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Old 2009-09-25, 22:29   Link #1
TakumiFuji
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Join Date: Feb 2009
Location: California desert
About ISP speeds

I have PeoplePc Dsl service and am confused I've tested my line speed 3 times and these are the results

Speed Test #78888457 by dslreports.com
Run: 2009-09-25 23:19:05 EST
Download: 2494 (Kbps)
Upload: 271 (Kbps)
In kilobytes per second: 304.4 down 33.1 up

Is this correct for 3000kbps down / 514 kbps up or am i still to slow it seems like could go faster because my average speeds on utorrent are 349k down / 55k up.
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Old 2009-09-25, 23:06   Link #2
chikorita157
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Kbps/Mbps and MB/s and Kb/s is different. For every 1 Mbps, you can get about 128 kb/s transfer rate. 8 kbps = 1 kb/s

KB/s = Kilobyes per second
KBPS = Kilobits per second

For example, if you have a 15 Mbps down and 2 Mbps connection, you can get a max of 1.86 Mb/s and 250 kb/s theoretically.

The point is, Kbps does NOT equal to Kb/s. If your connection is running too slow, I suggest getting a faster service like Cable or Fiber or lower your upload speeds.

This is the same exact explanation that I have explained in this post

Another thing is that with DSL, depending how far you are from the central office, the speeds can go down if you far away from the central office.
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Old 2009-09-26, 13:12   Link #3
Vexx
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DSL is also dependent on what telco equipment is between you and the telco's central office: in other words, how old is it? how many medium conversions are there (copper, fiber, etc).

Usually when I hear complaints about downloading... the user has a type of service in which (to be simplistic) the upload traffic crowds out the download traffic. They need to understand how to throttle their torrent uploading in their client. The other problem is that they often have a modem router that is underpowered to handle "too many connections". To a large extent, "you get what you pay for" in a router.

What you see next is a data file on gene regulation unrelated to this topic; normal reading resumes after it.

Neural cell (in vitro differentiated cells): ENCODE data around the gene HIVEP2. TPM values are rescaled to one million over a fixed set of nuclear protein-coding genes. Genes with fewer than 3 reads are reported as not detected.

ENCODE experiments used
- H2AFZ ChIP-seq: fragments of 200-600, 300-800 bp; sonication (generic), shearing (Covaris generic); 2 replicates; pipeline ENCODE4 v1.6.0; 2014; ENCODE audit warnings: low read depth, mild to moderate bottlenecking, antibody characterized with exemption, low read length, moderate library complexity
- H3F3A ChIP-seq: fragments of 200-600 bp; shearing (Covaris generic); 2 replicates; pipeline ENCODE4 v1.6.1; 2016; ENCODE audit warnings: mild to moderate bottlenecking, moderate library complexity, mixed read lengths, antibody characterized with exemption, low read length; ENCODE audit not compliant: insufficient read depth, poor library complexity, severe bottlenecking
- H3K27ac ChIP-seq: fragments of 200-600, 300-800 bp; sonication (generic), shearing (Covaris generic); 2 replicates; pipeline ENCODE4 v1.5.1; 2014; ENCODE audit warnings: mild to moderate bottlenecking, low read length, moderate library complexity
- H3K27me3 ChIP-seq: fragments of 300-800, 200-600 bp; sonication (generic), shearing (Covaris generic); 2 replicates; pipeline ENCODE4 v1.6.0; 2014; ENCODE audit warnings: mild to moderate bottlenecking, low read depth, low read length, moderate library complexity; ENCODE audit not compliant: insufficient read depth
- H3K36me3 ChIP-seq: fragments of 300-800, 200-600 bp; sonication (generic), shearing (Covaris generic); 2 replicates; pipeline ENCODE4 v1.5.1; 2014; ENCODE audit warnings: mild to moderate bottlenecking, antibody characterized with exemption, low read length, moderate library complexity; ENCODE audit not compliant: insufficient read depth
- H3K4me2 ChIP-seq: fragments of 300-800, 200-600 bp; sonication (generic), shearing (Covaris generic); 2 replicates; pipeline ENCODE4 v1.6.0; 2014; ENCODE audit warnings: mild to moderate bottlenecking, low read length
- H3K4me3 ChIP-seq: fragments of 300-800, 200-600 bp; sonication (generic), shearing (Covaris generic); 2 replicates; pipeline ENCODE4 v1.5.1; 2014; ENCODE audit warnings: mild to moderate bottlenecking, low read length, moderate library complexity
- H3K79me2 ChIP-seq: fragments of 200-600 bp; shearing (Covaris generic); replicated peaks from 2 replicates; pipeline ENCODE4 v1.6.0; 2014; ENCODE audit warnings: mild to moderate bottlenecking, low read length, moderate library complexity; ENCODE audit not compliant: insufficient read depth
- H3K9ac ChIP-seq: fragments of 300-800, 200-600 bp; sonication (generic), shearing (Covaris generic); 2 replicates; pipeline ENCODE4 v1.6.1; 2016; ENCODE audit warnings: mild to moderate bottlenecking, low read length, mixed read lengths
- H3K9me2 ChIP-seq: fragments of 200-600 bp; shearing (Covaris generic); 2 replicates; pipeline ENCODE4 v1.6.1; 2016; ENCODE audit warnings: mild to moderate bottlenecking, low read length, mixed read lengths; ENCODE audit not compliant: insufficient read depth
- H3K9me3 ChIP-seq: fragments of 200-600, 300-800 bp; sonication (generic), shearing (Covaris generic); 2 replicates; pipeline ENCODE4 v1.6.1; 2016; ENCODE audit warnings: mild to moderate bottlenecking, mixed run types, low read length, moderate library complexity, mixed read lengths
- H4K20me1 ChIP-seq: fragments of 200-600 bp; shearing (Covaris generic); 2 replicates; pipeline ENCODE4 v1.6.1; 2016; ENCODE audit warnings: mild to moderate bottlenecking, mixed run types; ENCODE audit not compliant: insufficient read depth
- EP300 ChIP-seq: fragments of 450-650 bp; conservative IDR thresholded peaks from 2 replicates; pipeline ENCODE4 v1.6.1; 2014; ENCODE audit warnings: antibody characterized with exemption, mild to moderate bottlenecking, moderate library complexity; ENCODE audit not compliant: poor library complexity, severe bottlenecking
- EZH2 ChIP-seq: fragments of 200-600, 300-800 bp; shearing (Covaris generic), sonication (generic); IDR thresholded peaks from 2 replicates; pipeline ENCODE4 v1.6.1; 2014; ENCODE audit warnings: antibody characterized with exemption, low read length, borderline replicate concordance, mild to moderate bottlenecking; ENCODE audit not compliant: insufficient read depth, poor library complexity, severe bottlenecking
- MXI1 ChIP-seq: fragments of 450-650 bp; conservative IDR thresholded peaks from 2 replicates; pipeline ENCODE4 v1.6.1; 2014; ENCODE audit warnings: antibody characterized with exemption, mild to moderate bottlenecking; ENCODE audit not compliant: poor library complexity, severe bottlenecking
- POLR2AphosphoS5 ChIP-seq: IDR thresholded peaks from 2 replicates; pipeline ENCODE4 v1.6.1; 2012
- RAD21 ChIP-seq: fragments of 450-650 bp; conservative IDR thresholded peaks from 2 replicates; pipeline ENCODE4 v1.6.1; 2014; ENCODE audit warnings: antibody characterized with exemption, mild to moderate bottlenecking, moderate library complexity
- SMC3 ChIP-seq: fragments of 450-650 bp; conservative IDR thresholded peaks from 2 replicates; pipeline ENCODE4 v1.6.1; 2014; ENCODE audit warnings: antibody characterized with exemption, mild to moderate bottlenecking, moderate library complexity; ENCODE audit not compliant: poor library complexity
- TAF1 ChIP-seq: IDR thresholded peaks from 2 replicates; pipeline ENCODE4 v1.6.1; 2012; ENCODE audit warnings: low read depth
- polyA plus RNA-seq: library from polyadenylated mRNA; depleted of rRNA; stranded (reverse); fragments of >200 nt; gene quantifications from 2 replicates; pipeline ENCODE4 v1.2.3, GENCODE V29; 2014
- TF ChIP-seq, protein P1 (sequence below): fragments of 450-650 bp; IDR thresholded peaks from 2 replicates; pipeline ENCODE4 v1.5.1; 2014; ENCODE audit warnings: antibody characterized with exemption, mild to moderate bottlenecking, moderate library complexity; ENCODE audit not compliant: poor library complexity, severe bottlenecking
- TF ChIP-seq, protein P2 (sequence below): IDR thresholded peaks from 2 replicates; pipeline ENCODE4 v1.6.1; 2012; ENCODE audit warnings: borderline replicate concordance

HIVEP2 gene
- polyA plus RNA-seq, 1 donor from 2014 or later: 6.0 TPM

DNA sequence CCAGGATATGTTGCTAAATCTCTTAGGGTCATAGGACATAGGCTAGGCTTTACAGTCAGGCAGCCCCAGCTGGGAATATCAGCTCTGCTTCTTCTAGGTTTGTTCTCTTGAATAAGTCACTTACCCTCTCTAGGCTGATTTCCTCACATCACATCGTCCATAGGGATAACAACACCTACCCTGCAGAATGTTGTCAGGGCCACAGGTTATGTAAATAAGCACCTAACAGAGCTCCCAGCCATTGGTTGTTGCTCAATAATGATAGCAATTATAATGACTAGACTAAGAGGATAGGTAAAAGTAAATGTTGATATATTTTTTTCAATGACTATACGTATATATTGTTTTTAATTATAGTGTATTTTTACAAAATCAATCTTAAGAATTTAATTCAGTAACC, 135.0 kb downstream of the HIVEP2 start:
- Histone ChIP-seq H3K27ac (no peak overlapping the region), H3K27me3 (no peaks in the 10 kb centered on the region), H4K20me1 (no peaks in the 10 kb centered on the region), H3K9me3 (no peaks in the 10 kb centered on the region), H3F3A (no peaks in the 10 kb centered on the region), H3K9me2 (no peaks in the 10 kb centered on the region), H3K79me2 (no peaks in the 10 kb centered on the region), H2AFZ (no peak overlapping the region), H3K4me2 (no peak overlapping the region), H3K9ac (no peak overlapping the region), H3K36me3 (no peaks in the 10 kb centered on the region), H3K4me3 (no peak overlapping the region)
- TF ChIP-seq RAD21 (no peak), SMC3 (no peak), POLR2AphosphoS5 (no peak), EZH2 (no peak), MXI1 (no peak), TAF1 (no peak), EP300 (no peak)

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Old 2009-09-26, 14:05   Link #4
chikorita157
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Quote:
Originally Posted by Vexx View Post
DSL is also dependent on what telco equipment is between you and the telco's central office: in other words, how old is it? how many medium conversions are there (copper, fiber, etc).

Usually when I hear complaints about downloading... the user has a type of service in which (to be simplistic) the upload traffic crowds out the download traffic. They need to understand how to throttle their torrent uploading in their client. The other problem is that they often have a modem router that is underpowered to handle "too many connections". To a large extent, "you get what you pay for" in a router.
This is a big problem with DSL. If you don't adjust the upload rates, the download rates go south. This is also the case with Cable when I was uploading a 100 MB Youtube Video, but the page only load a few seconds slower since it's a faster connection compared to DSL which makes the page load 2 minutes later if you are uploading something.

DSL is too slow for most type of things you do on the internet such as video streaming which takes alot of bandwidth. You will be waiting most of the time while the video is loading.

The DSL I used to use cost 29.99 a month for 1.5mbps down and 384 kbps up which is a big ripoff since you can get faster cable internet for $20 more (less if you on a Triple Play package and depending if you are subscribed to Family cable) for 15 mbps down and 2 mbps up (even at peak hours, I get around 8 mbps down and it's still faster than DSL, but non-peak hours, I got a high of 12 mbps down (what I tested so far). Upload speeds remained constant, 2 mbps up). If you can afford a extra 20 dollars, I suggest going for cable internet or fiber optics which can produce faster speeds than DSL. Companies like Verizon doesn't care about their DSL lines since they are more focused with fiber.
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Last edited by chikorita157; 2009-09-26 at 14:18.
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Old 2009-09-26, 14:20   Link #5
Vexx
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The bad thing is that they are SELECTIVELY focused... much of the US market is left in limbo while the telcos cherry-pick their locations to upgrade to fiber.